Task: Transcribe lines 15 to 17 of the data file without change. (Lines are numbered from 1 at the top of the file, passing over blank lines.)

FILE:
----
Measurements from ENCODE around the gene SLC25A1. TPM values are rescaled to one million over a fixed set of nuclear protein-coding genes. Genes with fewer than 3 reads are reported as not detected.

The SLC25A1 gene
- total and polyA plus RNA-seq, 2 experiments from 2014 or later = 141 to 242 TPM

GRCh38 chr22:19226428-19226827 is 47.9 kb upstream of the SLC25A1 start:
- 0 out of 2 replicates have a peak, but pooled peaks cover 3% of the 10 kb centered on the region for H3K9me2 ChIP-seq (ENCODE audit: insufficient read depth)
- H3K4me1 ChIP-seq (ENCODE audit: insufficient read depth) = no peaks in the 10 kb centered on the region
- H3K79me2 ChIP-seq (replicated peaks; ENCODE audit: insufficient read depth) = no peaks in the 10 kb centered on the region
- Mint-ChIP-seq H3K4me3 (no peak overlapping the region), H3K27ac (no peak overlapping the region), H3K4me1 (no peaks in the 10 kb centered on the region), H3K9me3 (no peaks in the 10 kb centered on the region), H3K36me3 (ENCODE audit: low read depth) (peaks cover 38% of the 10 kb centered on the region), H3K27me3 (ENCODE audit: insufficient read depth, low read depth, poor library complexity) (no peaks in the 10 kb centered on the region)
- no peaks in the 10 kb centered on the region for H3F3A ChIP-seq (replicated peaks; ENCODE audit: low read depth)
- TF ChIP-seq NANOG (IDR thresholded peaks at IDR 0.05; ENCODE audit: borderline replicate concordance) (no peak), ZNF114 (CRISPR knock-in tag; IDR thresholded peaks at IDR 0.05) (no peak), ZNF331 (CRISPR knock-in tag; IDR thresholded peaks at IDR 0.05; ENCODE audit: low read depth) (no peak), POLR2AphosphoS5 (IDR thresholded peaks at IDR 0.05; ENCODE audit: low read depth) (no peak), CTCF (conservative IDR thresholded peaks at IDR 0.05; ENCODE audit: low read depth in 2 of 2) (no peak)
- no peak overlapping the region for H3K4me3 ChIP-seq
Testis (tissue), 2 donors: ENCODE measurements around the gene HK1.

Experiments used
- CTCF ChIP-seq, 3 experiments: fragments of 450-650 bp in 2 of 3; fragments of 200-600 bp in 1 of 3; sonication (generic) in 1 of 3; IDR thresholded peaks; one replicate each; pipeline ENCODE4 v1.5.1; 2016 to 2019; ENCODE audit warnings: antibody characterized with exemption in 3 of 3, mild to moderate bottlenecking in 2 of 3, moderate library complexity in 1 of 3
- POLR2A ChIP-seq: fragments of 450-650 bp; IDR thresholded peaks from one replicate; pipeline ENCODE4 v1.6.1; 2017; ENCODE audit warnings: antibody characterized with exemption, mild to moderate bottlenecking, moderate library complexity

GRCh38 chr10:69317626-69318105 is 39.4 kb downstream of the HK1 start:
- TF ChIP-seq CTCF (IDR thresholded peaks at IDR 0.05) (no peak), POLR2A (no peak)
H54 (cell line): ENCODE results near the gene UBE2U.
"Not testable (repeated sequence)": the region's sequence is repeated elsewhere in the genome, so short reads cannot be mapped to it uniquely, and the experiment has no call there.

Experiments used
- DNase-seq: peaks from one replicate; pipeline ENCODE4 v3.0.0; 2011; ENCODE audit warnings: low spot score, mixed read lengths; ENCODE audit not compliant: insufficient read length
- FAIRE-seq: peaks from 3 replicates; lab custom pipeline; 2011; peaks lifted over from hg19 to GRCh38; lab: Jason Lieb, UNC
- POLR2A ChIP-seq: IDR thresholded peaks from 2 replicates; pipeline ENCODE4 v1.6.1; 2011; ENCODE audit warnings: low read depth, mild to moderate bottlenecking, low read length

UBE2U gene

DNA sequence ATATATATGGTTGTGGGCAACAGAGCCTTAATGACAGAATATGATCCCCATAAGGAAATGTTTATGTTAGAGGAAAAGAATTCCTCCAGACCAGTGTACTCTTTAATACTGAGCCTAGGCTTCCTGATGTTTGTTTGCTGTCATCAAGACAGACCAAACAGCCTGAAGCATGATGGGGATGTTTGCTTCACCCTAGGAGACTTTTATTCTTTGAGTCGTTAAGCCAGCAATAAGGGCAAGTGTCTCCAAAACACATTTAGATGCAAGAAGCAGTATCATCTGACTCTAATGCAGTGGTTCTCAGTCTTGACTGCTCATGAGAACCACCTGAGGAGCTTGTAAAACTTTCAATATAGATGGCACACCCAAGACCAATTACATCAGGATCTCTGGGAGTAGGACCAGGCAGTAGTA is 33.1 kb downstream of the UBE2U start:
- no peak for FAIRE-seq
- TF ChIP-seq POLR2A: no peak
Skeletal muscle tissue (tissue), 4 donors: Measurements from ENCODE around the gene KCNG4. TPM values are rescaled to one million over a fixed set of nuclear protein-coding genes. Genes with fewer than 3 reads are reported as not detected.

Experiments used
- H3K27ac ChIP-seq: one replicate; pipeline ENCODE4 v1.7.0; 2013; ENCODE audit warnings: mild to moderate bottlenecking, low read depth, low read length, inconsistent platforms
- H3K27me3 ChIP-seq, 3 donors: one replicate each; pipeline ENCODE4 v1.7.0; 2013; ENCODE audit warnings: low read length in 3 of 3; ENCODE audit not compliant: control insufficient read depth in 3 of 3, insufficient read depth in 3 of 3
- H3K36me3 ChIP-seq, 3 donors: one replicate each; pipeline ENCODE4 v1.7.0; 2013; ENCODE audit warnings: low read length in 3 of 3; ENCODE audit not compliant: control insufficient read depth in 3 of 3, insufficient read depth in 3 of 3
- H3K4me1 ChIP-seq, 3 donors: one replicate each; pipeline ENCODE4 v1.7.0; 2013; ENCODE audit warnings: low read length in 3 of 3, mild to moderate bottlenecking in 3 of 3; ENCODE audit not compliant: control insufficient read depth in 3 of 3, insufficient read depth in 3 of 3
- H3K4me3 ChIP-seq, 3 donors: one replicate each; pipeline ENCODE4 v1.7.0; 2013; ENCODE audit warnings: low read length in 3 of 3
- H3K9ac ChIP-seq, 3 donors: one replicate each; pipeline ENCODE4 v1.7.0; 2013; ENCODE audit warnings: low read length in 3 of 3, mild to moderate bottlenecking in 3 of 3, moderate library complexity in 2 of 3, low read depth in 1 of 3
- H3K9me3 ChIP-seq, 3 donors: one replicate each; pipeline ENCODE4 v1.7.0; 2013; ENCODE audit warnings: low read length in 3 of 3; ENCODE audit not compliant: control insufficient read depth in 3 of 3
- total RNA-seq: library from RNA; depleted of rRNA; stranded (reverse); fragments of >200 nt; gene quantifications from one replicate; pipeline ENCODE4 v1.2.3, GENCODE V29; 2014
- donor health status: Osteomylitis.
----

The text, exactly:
- POLR2A ChIP-seq: fragments of 450-650 bp; IDR thresholded peaks from one replicate; pipeline ENCODE4 v1.6.1; 2017; ENCODE audit warnings: antibody characterized with exemption, mild to moderate bottlenecking, moderate library complexity

GRCh38 chr10:69317626-69318105 is 39.4 kb downstream of the HK1 start:
- TF ChIP-seq CTCF (IDR thresholded peaks at IDR 0.05) (no peak), POLR2A (no peak)